Think you’re saving energy? You might want to think again

Think you're saving energy? You might want to think again

Research finds that people who believe they are helping the environment may actually know less about energy conservation than the average person.

Shahzeen Z. Attari, Michael L. DeKay, Cliff I. Davidson and Wandi Bruine de Bruin, "Public perceptions of energy consumption and savings," Proceedings of the National Academy of Sciences 107, no. 37 (2010): 16054-16059.

Several of the current proposals to address climate change through the conservation of energy are considered "demand-side" policies: solutions that are dependent on the willingness of individual consumers to voluntarily embrace more energy efficient lifestyles. But one study shows that people actually misperceive how much energy devices use and may be significantly underestimating potential savings.

In a recent paper, published by the Proceedings of the National Academy of Sciences, researchers from Columbia University, Ohio State University, and Carnegie Mellon measured public awareness about energy consumption and savings for numerous household, transportation and recycling activities.

Previous studies have shown that more energy is typically saved from efficient technology choices, such as using energy saving light bulbs, than from curtailment activities, such as turning off the lights. But, only 11.7 percent of survey respondents list efficiency improvements as the most effective way to save energy.

When energy use or potential savings is small, people are fairly good at guessing how much energy a product uses or how much energy an action saves. But these same people grossly underestimate total energy use when actual use or potential savings is large. In short, people have a far better understanding of energy use when it comes to small things like a light bulb than, say, a dishwasher. In general, people are unaware of their total energy use.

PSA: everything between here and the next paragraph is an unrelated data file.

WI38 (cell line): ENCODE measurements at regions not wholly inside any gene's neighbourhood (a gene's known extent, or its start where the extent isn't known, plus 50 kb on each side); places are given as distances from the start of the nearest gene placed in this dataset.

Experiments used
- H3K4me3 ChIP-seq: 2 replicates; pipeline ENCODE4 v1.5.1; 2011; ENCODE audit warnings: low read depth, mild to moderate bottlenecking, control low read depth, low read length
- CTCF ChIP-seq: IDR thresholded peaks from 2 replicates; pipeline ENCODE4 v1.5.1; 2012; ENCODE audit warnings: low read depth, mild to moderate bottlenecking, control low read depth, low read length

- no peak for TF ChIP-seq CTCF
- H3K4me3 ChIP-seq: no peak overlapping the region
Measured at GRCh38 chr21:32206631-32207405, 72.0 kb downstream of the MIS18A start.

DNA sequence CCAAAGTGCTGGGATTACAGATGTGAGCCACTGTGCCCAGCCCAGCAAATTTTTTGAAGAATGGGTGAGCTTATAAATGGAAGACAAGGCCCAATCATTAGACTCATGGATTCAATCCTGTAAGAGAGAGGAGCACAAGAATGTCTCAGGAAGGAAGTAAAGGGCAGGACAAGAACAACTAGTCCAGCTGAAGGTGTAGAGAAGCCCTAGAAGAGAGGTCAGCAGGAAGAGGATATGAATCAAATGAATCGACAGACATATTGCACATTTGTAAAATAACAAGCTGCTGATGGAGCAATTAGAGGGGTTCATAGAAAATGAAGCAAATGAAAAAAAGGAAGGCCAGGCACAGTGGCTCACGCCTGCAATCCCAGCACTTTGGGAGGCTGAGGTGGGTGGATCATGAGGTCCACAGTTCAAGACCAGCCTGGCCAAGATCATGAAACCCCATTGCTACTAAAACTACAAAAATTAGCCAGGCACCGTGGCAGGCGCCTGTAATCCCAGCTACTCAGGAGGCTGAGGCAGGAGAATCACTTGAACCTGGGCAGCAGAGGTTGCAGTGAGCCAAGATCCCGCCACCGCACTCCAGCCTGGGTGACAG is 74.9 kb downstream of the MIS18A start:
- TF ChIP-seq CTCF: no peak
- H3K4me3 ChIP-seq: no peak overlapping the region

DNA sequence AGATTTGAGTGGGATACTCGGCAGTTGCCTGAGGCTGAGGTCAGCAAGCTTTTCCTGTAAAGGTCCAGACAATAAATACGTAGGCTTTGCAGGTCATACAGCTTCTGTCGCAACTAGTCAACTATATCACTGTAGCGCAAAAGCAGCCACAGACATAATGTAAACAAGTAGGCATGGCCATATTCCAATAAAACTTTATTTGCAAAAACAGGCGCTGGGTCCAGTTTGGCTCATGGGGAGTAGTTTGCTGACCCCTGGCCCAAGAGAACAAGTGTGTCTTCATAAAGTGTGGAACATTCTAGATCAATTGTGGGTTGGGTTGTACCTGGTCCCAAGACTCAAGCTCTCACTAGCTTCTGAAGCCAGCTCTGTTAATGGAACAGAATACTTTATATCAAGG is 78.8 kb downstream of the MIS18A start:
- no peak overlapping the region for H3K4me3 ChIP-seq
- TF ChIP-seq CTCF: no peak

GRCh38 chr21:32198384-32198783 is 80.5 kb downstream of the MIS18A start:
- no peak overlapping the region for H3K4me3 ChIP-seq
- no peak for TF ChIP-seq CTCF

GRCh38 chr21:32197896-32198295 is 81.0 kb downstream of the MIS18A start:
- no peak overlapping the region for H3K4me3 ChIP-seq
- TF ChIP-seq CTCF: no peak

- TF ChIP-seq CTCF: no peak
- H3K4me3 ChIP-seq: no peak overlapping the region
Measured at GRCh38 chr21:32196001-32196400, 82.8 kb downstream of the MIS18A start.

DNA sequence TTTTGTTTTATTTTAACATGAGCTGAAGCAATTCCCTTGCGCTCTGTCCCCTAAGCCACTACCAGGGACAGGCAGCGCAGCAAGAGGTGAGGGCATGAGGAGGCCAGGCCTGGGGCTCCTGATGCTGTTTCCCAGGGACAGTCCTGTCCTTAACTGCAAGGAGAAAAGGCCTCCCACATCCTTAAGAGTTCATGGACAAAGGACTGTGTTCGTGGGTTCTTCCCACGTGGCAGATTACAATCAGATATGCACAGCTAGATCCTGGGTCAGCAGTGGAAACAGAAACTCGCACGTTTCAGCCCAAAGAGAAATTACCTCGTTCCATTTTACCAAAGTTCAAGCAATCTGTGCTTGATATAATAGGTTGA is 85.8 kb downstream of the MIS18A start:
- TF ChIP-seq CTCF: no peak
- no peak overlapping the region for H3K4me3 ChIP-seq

The researchers also consider how certain traits and behaviors affect how accurately someone responds. People who self-report undertaking some energy conservation activities actually have less accurate perceptions than the average person.     
The authors argue that when compared to other issues, energy is not considered critical enough to most people for them to learn more about conservation. Their survey reveals that people over-emphasize the benefits of curtailment and neglect to realize the true energy gains associated with efficiency. Their participants also do not recognize when potential energy reductions are significant.

Perhaps, most important, the survey uncovers that people who are trying to save energy may not sufficiently realize what they should do. This represents a missed opportunity for greenhouse gas reductions and suggests that educating this subset may have an impact on improving energy conservation efforts.

Further Reading
Gerald T. Gardner and Paul C. Stern, "The Short List: The Most Effective Actions U.S. Households Can Take to Curb Climate Change," Environment 50, no. 5: 12-25.

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